ISLAMABAD: The UN human rights chief on Thursday called for a UN investigation into US drone strikes in Pakistan, questioning their legality and saying they kill innocent civilians.
UN High Commissioner for Human Rights Navi Pillay made the remarks at the end of a four-day visit to the country, where US drone strikes have on average targeted militants once every four days under US President Barack Obama.
Islamabad is understood to have approved the strikes on al Qaeda and Taliban targets in the past. But the government has become increasingly energetic in its public opposition as relations with Washington have nosedived.
"Drone attacks do raise serious questions about compliance with international law," Pillay told a news conference in Islamabad.
"The principle of distinction and proportionality and ensuring accountability for any failure to comply with international law is also difficult when drone attacks are conducted outside the military chain of command and beyond effective and transparent mechanisms of civilian or military control," she said.
She said the attacks violate human rights.
"I see the indiscriminate killings and injuries of civilians in any circumstances as human rights violations."
The UN human rights chief provided no statistics but called for an investigation into civilian casualties, which she said were difficult to track.
"Because these attacks are indiscriminate it is very, very difficult to track the numbers of people who have been killed," she said.
"I suggested to the government that they invite the United Nations Special Rapporteur on Summary or Arbitrary Executions and he will be able to investigate some of the incidents."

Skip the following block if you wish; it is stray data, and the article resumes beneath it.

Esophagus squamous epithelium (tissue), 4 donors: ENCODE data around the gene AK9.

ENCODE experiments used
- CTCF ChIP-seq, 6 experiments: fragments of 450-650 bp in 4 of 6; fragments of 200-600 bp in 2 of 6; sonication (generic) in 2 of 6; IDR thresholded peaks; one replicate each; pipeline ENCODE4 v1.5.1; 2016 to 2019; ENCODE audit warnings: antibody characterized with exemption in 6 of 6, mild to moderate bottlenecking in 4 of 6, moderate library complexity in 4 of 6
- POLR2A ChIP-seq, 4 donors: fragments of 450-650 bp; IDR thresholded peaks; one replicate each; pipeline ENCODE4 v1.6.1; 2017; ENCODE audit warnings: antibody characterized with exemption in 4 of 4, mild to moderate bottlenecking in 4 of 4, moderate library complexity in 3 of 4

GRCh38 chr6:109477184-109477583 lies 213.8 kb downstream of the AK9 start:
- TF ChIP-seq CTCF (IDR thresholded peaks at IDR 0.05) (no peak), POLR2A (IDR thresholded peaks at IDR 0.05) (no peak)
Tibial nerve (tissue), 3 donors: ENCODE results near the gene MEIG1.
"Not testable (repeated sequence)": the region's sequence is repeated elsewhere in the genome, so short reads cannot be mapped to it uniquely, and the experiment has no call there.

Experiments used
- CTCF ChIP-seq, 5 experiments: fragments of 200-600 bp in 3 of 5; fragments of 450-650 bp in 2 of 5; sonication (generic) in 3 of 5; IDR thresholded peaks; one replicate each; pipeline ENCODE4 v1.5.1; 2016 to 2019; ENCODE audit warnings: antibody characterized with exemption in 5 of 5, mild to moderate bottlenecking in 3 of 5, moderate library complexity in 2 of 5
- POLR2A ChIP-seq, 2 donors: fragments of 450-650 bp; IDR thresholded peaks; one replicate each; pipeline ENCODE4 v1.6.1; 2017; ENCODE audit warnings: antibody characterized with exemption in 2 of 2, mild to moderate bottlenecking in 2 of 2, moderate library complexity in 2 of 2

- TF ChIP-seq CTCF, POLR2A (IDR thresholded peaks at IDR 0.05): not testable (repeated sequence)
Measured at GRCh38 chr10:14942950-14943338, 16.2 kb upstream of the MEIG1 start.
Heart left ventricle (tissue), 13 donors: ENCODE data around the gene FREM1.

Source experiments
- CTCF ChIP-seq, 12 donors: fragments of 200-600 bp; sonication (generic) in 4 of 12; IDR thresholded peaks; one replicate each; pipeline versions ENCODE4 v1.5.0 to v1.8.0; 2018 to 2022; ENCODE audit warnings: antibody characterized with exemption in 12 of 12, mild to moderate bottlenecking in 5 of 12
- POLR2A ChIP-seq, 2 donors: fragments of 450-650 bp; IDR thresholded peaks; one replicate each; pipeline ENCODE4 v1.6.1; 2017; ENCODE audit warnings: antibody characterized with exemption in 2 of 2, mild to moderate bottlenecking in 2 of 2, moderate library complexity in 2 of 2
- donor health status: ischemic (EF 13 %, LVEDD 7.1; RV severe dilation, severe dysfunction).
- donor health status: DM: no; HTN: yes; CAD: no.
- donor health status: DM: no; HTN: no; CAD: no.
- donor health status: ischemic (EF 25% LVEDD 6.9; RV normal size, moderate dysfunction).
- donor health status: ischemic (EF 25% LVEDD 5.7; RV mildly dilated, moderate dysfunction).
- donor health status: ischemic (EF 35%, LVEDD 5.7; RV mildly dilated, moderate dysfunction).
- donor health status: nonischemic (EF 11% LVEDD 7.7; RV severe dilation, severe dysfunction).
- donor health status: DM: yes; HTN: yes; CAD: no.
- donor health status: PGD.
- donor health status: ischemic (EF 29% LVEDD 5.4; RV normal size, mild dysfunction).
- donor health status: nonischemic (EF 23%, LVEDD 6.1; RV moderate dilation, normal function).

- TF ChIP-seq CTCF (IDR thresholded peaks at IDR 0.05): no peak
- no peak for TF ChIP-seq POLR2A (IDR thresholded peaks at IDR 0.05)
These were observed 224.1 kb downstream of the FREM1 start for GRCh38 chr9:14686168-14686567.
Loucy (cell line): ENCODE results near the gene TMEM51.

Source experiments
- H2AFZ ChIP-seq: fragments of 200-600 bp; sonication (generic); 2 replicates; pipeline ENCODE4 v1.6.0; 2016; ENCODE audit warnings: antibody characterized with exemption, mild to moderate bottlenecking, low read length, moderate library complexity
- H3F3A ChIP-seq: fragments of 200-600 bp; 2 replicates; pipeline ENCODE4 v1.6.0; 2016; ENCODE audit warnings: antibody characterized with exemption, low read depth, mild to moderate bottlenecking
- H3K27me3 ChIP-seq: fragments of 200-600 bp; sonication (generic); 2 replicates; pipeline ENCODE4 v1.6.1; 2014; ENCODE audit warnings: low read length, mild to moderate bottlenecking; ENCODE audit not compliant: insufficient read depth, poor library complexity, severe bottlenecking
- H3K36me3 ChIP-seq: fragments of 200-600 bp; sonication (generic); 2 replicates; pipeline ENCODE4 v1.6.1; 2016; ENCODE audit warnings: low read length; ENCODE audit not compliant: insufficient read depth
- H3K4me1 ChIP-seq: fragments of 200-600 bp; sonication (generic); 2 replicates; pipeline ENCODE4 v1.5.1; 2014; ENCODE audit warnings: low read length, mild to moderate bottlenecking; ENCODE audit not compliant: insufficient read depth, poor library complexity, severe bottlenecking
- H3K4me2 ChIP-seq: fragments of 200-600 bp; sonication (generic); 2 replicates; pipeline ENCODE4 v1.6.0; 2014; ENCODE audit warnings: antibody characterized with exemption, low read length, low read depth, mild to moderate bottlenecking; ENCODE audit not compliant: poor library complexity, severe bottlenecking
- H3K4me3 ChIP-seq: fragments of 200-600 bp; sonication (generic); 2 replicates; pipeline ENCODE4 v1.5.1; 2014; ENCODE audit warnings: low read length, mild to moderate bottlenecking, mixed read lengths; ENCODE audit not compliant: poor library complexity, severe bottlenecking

She said UN chief Ban Ki-moon had urged states to be "more transparent" about circumstances in which drones are used and take necessary precautions to ensure that the attacks involving drones comply with applicable international law.
"So therefore I stress the importance of investigating such cases and ensuring compensation and redress to the victims."
Washington releases few details about its covert drone programme in Pakistan but on Wednesday US Defense Secretary Leon Panetta described them as self-defence and promised that they would continue to target al Qaeda in Pakistan.
UN raises concern about Pakistan rights record
The United Nations voiced concern Thursday over allegations of "very grave" rights violations and forced disappearances during Pakistani military operations against insurgents and militants.
Independent watchdogs have accused Pakistani security forces of mass arrests and extra-judicial killings in the southwestern province of Balochistan.
"I am concerned by allegations of very grave violations in the context of counter-terrorist and counter-insurgency operations," Pillay told a press conference at the end of a four-day visit to Pakistan.
"These include extrajudicial killings, unacknowledged detention and enforced disappearances."
She said disappearances in Balochistan had become "a focus for national debate, international attention and local despair" and urged the government and judiciary to investigate and resolve the cases.
She said she regretted not visiting Balochistan and the southern province Sindh, where hundreds of people have been killed in political and ethnic clashes in Karachi this year, without explaining why she had not gone.
"I called for investigations of all this and compensation for victims and of course I am very concerned about what steps can be taken to protect people from these kinds of attacks," she said.